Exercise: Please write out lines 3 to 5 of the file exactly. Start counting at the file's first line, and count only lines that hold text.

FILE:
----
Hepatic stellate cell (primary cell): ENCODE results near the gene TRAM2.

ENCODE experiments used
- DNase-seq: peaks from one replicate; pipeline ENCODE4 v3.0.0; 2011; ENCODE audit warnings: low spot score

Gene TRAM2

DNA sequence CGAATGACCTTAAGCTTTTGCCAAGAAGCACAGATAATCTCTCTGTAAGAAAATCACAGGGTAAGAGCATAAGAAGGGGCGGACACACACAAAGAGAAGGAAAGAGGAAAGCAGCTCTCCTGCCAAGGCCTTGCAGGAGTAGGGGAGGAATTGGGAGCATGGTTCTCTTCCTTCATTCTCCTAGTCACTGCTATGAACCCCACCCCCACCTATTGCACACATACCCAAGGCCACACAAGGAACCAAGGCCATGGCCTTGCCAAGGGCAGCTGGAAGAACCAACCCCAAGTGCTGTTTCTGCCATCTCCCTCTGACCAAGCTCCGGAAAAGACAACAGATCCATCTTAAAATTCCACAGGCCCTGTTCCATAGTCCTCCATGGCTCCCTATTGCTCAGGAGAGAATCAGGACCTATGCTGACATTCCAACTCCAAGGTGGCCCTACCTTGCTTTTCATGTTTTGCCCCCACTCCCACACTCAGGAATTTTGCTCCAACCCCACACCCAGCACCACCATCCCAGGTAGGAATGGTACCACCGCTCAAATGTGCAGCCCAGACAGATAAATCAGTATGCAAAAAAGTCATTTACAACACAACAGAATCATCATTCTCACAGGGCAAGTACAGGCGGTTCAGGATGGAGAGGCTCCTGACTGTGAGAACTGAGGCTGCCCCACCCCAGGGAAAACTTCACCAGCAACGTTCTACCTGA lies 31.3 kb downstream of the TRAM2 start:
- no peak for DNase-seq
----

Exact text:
- DNase-seq: peaks from one replicate; pipeline ENCODE4 v3.0.0; 2011; ENCODE audit warnings: low spot score

Gene TRAM2

DNA sequence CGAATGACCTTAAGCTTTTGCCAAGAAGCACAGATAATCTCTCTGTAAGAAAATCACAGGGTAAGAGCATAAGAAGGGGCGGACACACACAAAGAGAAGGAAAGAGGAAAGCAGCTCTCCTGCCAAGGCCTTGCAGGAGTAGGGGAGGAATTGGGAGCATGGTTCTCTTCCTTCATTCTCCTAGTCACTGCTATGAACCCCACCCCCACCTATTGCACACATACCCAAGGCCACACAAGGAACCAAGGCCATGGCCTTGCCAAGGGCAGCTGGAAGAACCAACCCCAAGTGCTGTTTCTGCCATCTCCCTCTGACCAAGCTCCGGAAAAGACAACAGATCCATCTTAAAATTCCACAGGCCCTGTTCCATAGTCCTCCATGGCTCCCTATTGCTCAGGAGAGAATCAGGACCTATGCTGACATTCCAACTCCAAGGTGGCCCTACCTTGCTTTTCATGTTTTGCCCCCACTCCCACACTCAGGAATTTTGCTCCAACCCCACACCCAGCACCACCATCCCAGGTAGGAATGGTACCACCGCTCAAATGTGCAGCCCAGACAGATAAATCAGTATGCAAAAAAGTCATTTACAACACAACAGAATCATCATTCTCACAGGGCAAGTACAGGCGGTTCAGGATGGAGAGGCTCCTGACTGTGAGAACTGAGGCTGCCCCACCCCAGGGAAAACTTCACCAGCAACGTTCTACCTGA lies 31.3 kb downstream of the TRAM2 start: